Athletic trainers must consider environmental conditions when making decisions concerning football practices. Those working in southern settings are faced with stressful environmental conditions often associated with the late summer and early fall. Strategies to minimize heat stress include proper acclimatization, hydration, conditioning, heat illness recognition, and weather monitoring. The purpose of this study was to evaluate the rate of exertional heat illness (EHI) in athletes during a three month period (August-October) at five southeastern universities. The Heat Stroke Checker (KEM Kyoto Electronics Manufacturing Ltd; Japan) was used to measure environmental conditions three times a day at each location. The American College of Sports Medicine (ACSM) and Department of Defense (DOD) Wet Bulb Globe Temperature (WBGT) Heat Stress Index Charts were used to identify the levels of heat illness risk. Heat cramps, heat syncope, heat exhaustion, heat stroke, and hyponatremia were evaluated based on the NATA Exertional Heat Illness position statement. A reportable injury was any athlete who incurred a heat related illness evaluated by the medical staff. A total of 139 heat-illnesses were reported with an EHI rate of 4.19/1000 athlete-exposures (AE) during the three-month period. No cases of heat stroke or hyponatremia were reported. Evaluating each month individually, the greatest number of EHI’s occurred during August (88%) with an EHI rate of 8.95/1000 AE. During August, the EHI rate was 6.31/1000 AE for heat cramps, 2.06/1000 AE for heat exhaustion and 0.58/1000 AE for heat syncope. Pearson correlations between the ACSM and DOD Heat Stress Index Charts and specific heat illnesses were not statistically significant relationships (p>.05). In our study we found a higher heat exhaustion injury rate compared to the NCAA surveillance data possibly due to differences in EHI definitions and reporting mechanisms. The incidence of heat illness in the months of September and October decreased dramatically, suggesting football athletes are at greatest risk of heat illness during August. Our data suggests that during the late summer, previously reported guidelines may overstate the risk of heat illness in highly trained football athletes practicing with the southeastern United States. The development of regionally specific heat index guidelines is recommended.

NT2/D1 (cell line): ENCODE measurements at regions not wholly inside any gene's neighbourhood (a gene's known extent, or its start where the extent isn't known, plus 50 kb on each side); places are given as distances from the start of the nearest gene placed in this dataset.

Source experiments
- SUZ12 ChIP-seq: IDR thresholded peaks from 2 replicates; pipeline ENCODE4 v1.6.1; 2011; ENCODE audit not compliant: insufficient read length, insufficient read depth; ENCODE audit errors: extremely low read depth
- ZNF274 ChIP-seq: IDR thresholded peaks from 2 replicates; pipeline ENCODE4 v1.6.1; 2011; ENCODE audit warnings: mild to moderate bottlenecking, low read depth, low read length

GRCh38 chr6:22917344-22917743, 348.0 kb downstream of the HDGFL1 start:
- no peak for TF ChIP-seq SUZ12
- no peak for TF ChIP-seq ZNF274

Subjects/Keywords: Environmental Exposure; Environmental Heat Stress; Exertional Heat Illness; Heat Injuries; Heat Stress; Heat Stress Characteristics; Heat Stress Index; WBGT; WBGT Risk Index